At first, I tried to be quiet, beating around the bush about my beliefs, views, convictions, and intentions. But that didn't retain peace; instead, B became more and more expressive about her disapproval of LGBTQIA individuals and despondent about my support and advocacy. At some point enough was enough. It was too painful to hear and unfair toward my LGBTQIA loved ones and others. I chose to accept her toxicity and hatred in response to me speaking up. Although I knew that I'd have to endure many long, nasty, and negative rants, I had to stay true to myself and declare where I stand. No, I don't think that being an LGBTQI or A is an anomaly; yes, I support gay marriage and other rights that should belong to all human beings; no, research does not show that growing up with gay parents has a negative effect on a child, therefore I support adoption into caring families; yes, I will dedicate my counseling work to the well-being of all humans, particularly LGBTQIA population; and so on. Regardless of her reaction, my statements were clear and solid. Certainly it further alienated me from B, it turned us into almost-strangers, and it made me a sounding board for her nastiness, but if that's the price I have to pay for my values and beliefs, so be it.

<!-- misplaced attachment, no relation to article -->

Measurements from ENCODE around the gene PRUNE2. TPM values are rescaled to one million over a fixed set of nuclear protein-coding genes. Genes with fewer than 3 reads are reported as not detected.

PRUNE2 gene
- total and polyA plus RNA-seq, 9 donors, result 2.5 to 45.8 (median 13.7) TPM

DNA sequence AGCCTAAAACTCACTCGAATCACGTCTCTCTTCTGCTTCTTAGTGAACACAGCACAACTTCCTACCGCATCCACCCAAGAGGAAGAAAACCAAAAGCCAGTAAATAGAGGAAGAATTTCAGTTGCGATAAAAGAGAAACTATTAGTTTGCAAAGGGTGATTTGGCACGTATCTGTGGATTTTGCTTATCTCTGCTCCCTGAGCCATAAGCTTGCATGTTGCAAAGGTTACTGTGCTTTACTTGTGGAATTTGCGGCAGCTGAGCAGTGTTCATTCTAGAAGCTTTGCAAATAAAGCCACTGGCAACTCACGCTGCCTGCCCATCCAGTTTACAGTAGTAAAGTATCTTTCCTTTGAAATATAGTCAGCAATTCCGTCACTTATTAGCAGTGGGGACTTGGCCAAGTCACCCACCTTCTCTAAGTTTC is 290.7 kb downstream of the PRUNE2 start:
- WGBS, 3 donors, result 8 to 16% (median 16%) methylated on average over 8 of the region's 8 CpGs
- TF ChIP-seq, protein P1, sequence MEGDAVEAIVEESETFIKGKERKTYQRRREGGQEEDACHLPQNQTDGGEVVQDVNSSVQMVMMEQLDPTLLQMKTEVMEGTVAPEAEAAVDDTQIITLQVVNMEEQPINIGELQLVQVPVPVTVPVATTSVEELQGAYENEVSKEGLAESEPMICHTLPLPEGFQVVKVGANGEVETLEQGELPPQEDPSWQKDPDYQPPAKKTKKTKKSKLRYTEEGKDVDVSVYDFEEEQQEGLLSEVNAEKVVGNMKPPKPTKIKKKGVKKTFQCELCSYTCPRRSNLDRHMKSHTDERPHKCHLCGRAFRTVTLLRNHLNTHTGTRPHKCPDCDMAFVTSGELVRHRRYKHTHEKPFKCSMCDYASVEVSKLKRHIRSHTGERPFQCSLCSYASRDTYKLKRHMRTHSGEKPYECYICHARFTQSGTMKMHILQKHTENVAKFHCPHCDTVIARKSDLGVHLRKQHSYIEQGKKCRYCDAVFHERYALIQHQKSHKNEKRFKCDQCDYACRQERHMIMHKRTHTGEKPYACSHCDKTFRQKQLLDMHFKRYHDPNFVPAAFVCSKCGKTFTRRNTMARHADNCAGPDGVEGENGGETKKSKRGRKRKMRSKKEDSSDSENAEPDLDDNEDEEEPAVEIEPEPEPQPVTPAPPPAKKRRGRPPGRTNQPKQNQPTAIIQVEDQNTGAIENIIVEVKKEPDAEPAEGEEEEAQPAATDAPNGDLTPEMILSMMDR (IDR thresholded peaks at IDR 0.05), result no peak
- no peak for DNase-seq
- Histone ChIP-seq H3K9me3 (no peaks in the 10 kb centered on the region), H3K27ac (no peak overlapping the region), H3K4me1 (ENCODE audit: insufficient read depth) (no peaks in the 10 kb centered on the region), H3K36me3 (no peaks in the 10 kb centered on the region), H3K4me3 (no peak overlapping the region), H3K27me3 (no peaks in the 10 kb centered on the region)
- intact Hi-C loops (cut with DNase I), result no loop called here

No longer are we best friends. No longer do we have mutual understanding. And I think that we never will. Education about LGBTQIA issues doesn't work for her, so it's pointless to waste my breath. It hurts to pay such price for my values, it hurts to be torn down and discouraged for my acceptance toward all types of individuals. None of it makes sense, but it's understandable. Not all people accept all people, hence they may not support others' support. I never thought that I'd have to protect my right to protect minorities; never thought I'd be judged, disrespected, and rejected for being an ally. But in the end, I get to taste a bit of that rejection and judgment on daily basis, which helps me to empathize with LGBTQIA individuals even more.